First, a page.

Designing Business Cards For Your Brand

With Mel Fernandez

“If you don’t get noticed, you don’t have anything. You just have to be noticed, but the art is in getting noticed naturally, without screaming or without tricks.”

–Leo Burnett

Despite the growing prevalence of smart phones and tablets, business cards are still important tools for sharing contact information and building relationships. You don’t have to use special apps or worry about compatibility, and they are cheap. They are also a branding opportunity to build credibility and share your company’s personality.

First and foremost, business cards have to provide the contact details that are appropriate for your industry, including at least two of these: an email address, phone number or website URL. The design should help you communicate this more effectively rather than distract or make information difficult to read.

Aside from the details, the starting point for designing a business card is the logo, as it will guide your choices for colors and fonts. Here are some other considerations:

  • Orientation: landscape or portrait
  • Sides: one- or two-sided
  • Edges: square or rounded
  • Shape: rectangle, oval, etc. (for the more adventurous!)

Using the Affinity Express brand, here are four alternatives for business card designs. You can see that the logo, colors and fonts all remain consistent.

Extension of existing materials

Below is the business card we designed to better highlight our social media sites. It builds on the existing branding and stationery we had, using the blue and yellow bar at the bottom. By moving the physical address of our headquarters to the back, we got more room to list the blog, Facebook, Twitter etc., on the front. Plus, we find our address is not used very much so it was not a sacrifice to move it.

Business card consistent with our brand

Crisp and creative

In this design, we made the front clean and concise by just including contact numbers, email and website—only the crucial details, so it is easy to read. On the back, we leveraged our brand colors in an interesting way to suggest the creativity you would want from a company that specializes in advertising and marketing production (but without affecting readability). By making the corners rounded, the card creates a modern and friendly impression.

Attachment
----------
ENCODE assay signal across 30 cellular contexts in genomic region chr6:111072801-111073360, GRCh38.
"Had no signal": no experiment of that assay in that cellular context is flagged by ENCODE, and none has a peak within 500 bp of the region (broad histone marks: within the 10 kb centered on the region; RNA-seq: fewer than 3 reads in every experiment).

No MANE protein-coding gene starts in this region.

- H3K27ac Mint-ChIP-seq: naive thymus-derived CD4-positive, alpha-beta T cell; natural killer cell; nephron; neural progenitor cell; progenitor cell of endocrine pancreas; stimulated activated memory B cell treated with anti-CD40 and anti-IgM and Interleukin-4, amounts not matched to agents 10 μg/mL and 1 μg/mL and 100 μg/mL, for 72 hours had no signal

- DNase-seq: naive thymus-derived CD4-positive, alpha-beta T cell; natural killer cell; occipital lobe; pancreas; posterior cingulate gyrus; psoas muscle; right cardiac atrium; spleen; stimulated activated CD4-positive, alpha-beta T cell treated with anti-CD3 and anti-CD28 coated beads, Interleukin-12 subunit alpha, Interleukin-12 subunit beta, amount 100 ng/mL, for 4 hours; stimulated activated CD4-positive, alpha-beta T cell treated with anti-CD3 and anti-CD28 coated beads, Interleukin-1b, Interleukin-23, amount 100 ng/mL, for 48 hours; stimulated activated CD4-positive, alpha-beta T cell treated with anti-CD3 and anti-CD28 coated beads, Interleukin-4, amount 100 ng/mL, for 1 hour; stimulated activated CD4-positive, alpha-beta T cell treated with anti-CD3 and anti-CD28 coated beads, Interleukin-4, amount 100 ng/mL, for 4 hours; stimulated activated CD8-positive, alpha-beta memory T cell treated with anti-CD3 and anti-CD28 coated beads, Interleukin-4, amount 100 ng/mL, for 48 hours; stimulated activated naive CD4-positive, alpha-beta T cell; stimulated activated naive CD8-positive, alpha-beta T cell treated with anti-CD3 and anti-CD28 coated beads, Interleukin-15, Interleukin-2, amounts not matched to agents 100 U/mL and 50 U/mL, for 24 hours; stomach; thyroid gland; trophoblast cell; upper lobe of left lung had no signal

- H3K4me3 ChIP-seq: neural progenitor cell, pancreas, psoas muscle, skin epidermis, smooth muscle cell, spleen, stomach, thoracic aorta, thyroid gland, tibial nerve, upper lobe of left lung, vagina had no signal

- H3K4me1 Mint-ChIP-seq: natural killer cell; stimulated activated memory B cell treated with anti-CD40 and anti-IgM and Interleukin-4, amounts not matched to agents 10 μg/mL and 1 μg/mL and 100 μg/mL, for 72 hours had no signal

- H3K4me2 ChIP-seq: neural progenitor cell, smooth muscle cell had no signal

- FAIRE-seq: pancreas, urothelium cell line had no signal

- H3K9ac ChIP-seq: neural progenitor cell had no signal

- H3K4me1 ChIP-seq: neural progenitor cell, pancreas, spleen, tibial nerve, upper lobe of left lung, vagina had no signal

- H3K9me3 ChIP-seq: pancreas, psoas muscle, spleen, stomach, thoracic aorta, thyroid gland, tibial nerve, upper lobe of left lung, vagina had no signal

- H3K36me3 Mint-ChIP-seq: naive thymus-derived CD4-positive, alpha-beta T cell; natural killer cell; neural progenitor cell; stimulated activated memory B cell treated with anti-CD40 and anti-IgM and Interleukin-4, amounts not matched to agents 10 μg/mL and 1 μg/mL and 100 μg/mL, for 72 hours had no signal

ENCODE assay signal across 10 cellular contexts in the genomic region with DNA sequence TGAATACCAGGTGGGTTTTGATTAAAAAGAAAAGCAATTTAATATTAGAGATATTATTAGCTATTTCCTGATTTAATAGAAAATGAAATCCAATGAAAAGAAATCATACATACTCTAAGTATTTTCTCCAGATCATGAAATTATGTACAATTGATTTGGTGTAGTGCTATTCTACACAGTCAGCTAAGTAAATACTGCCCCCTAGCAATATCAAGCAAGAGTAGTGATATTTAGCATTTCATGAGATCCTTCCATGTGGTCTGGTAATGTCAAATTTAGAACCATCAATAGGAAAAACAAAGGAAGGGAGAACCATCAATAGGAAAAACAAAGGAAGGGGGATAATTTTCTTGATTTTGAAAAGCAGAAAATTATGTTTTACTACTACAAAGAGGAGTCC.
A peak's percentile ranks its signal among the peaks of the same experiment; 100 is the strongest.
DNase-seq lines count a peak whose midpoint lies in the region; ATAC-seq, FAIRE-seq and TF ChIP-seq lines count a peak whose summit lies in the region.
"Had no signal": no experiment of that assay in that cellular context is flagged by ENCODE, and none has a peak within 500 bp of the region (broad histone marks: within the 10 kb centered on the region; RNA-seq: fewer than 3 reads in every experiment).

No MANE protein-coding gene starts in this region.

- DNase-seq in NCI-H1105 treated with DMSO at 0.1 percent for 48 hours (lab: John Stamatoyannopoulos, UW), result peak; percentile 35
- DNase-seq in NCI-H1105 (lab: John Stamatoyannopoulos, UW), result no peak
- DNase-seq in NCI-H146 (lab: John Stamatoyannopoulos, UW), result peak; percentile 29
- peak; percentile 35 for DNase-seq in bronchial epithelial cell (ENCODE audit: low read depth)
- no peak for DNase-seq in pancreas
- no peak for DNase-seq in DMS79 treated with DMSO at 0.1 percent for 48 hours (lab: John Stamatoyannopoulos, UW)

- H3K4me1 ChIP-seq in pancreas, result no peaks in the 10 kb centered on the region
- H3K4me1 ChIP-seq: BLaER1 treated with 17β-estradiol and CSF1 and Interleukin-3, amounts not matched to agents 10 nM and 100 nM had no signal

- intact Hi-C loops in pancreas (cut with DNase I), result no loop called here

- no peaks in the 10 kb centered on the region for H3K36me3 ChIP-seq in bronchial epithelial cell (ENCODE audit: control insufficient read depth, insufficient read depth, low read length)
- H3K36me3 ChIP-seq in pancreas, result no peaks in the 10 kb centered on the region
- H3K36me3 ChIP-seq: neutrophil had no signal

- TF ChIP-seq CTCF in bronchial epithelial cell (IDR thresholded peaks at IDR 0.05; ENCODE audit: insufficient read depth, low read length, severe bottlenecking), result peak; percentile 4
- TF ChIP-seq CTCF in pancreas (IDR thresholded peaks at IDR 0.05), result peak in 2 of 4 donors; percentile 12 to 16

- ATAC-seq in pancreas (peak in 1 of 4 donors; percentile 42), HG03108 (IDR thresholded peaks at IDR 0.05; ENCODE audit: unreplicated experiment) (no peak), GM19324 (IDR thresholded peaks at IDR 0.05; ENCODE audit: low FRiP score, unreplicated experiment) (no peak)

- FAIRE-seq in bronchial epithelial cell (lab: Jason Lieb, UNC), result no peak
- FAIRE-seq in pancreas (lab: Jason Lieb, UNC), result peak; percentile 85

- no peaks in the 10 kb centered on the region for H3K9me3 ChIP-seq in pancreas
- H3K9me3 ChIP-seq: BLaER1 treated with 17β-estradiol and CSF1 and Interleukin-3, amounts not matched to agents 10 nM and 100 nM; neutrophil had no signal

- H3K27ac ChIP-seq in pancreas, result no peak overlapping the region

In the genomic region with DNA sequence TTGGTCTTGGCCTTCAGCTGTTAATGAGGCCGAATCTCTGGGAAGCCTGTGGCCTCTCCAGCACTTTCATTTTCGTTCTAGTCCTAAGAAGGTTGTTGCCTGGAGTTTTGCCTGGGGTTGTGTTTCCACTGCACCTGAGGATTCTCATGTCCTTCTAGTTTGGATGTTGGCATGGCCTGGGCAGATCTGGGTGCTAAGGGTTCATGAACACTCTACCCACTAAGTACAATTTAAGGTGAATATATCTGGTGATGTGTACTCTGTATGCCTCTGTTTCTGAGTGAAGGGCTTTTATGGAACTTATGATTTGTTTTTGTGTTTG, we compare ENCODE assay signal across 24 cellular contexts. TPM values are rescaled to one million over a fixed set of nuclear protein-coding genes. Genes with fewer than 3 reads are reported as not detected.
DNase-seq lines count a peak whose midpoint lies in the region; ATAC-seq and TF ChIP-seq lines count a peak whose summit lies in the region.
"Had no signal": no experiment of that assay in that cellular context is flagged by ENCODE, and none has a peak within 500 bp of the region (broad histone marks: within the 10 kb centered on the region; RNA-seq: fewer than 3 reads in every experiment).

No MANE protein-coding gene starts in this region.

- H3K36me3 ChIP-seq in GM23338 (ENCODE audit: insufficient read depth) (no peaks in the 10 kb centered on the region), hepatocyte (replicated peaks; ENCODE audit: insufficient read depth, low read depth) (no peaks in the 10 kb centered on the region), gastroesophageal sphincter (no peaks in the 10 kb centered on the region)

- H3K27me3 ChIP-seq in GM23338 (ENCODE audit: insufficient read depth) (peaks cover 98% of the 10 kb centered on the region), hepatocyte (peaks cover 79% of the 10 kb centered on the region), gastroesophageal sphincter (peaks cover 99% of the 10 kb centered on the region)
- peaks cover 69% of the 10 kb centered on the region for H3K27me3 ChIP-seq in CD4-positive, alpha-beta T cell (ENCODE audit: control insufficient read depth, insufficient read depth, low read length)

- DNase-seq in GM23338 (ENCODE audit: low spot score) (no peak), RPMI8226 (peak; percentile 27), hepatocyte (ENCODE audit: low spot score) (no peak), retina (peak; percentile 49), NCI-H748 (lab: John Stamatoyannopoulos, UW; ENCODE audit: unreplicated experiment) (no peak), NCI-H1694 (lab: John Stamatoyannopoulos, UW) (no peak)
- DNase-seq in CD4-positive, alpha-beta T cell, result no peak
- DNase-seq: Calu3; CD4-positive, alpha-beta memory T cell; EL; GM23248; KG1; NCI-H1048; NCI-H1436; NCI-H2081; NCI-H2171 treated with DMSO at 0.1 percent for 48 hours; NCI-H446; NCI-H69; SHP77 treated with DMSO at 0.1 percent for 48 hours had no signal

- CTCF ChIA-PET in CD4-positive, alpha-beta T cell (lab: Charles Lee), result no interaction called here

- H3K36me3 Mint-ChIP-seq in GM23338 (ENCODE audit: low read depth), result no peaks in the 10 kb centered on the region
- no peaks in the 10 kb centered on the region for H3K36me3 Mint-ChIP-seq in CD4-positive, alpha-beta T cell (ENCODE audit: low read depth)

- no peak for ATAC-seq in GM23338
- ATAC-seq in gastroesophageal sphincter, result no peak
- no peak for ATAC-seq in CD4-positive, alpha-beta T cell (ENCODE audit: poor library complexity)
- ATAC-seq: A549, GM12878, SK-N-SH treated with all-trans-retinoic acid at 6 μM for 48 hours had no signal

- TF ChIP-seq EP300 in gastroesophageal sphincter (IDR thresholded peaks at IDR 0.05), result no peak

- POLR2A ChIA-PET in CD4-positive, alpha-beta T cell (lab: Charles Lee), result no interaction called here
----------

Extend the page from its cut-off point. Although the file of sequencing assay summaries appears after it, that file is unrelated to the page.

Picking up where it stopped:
Crisp and creative business card design


This simple design card has a professional vibe and clean appearance from more white space and attention is drawn to the colorful logo symbol. One-sided printing also saves money. Although it is a very straight-forward design, the rounded corners make it a little different.

Clear and concise information on business card

Refreshed brand

This design builds on the original use of the blue and yellow bar and re-interprets it by adding a different blue and yellow accent. The curved design complements the card’s rounded corners and provides a sense of movement. While it is not radically different, it provides a fresh perspective.

Business card design with refreshed brand

As you can see, there are quite a few choices you can make to interpret your brand and evoke a company personality. Because we are in the design business, we can use  more bold colors. But even the most conservative industries can incorporate enhancements like accent colors, rules, two-sided printing and more. You could even do it yourself through a wide variety of services available online. For a more radical change, I’d recommend working with a professional designer or design company.

But remember, however attractive or creative your business card is,  it’s a waste of time and money if it doesn’t fulfill its most basic purpose: give people an easy way to reach you.

About Kelly Glass
Kelly has been vice president of Marketing at Affinity Express for nine years now. She drives company strategy and all marketing activities.

3 Responses to Designing Business Cards For Your Brand

  1. heenapatel says:

    Great design i like this thank you for inspiration………))

  2. Pingback: Build Your Blog to Attract New Business « Affinity Express Blog

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